Twitter sold data to Cambridge Analytica-affiliated researcher Aleksandr Kogan, The Telegraph revealed yesterday. Kogan created tools for Cambridge Analytica, helping the consultancy firm profile and target potential voters. Mr. Kogan's own commercial enterprise, Global Science Research, was granted access to Twitter data in 2015, before the recent scandal came to light.
In March this year, Bloomberg released a special report, profiling Mr. Kogan. Aleksandr Kogan, who also goes under Alex Spectre, moved to the U.S. from Russia as a child and graduated from the University of California at Berkeley in 2008. He joined Cambridge University in 2012 and is still a research associate at the university's psychology department.
While at Cambridge, Kogan formed a company called Global Science Research. Among other things, his company launched an app that offered Facebook users personality predictions, in exchange for accessing their personal information. Kogan's company would match the results of these surveys with the users' Facebook likes and the likes of their friends - this allowed them to reach and profile tens of millions of people, although only 207,000 had actually downloaded the app. But, it also allowed them to predict Facebook user personalities based on digital behavior. Some of the mined data - names, locations, genders, ages and predicted test scores of millions of American Facebook users - was later given to Cambridge Analytica.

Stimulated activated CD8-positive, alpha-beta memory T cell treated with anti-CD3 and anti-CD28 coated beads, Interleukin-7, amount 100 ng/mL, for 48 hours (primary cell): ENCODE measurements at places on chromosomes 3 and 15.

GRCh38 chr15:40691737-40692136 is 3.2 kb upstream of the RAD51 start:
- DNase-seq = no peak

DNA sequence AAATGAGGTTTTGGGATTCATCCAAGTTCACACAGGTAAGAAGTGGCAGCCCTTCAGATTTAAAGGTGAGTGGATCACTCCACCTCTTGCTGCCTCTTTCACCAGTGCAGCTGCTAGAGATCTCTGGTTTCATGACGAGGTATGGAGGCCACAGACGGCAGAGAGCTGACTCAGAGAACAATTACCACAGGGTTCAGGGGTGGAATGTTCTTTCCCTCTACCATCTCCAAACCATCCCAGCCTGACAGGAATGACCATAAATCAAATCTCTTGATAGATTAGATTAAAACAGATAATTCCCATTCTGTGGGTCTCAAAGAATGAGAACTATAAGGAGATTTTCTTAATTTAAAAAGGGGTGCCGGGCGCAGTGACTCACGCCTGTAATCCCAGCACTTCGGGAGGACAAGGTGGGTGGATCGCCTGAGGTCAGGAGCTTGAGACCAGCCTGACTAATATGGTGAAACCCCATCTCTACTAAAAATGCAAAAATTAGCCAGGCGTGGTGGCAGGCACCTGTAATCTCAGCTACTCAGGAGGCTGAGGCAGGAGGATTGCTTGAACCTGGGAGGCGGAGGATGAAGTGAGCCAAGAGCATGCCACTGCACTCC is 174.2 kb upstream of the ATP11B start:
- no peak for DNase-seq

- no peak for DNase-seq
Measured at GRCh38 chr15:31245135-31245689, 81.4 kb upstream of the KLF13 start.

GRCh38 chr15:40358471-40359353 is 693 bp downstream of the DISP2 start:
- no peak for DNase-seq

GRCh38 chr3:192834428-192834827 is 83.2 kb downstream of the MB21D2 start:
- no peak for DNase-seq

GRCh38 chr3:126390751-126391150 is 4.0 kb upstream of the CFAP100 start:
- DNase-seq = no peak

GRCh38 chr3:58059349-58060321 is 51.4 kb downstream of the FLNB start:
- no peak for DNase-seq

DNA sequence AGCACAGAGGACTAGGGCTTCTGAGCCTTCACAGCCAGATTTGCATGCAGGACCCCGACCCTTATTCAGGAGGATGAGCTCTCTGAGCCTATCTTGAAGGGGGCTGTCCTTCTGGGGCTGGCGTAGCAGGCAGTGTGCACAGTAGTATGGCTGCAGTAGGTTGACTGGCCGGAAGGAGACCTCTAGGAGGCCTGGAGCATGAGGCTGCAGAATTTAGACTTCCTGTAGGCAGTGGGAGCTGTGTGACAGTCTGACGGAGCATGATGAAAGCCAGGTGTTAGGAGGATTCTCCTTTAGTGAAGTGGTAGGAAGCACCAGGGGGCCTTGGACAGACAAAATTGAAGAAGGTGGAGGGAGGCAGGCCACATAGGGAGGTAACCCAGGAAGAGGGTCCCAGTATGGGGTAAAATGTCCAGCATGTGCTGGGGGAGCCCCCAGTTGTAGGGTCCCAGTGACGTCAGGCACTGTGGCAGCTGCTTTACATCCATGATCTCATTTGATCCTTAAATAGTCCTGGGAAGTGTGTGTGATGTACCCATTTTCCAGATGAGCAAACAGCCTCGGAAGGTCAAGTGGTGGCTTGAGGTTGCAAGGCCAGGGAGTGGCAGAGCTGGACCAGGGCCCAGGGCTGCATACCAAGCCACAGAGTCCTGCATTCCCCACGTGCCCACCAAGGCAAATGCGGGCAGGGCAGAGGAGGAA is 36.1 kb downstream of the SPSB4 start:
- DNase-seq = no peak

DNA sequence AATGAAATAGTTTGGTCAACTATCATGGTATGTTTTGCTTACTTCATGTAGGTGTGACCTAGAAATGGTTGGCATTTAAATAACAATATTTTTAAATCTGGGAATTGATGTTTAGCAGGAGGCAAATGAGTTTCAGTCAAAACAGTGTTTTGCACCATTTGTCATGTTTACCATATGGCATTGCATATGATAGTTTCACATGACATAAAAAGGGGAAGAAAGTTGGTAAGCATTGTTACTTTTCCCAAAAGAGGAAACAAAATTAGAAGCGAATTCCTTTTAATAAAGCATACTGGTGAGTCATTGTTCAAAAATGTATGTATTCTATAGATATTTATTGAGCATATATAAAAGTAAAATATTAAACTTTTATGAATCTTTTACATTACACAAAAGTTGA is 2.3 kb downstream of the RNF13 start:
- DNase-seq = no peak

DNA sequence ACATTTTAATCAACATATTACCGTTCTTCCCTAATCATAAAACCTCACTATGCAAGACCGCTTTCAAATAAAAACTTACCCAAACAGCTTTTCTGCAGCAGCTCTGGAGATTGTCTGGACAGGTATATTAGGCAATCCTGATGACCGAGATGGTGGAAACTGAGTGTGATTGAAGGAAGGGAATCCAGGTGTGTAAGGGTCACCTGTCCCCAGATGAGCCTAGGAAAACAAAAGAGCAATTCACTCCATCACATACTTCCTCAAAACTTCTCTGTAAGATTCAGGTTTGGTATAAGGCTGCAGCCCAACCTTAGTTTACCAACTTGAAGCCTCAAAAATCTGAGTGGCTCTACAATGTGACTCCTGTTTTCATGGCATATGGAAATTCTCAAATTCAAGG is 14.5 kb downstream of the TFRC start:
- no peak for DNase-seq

Before the 2016 election, Cambridge Analytica was a relatively obscure consulting company. In January 2017, Motherboard published a special report about the company, detailing how it had used Facebook data to help the Donald Trump campaign in the 2016 election.
A lot has happened since. Special counsel Robert Mueller requested files from Cambridge Analytica in relation to Russian interference in U.S. presidential election, the scale of data harvesting has turned out to be much bigger than previously thought, Cambridge Analytica's executives have been caught on tape boasting about what they do, Facebook owner Mark Zuckerberg has responded to the scandal and testified before Congress. This information is clearly laid out in a timeline created and regularly updated by CNBC.
The most recent revelation comes from The Telegraph - the full version of the report has been republished by the Sydney Morning Herald. As it turns out, Aleksandr Kogan bought data from Twitter in 2015. Over a five-month period (between December 2014 and April 2015) through his company Global Science Research, Mr. Kogan bought tweets, location data, photos, profile pictures, and usernames.
Twitter said it had banned Global Science Research, as well as Cambridge Analytica from buying data or running ads on the platform.
A Twitter spokesman confirmed the ban.
"Twitter has also made the policy decision to off-board advertising from all accounts owned and operated by Cambridge Analytica. This decision is based on our determination that Cambridge Analytica operates using a business model that inherently conflicts with acceptable Twitter Ads business practices. Cambridge Analytica may remain an organic user on our platform, in accordance with the Twitter Rules."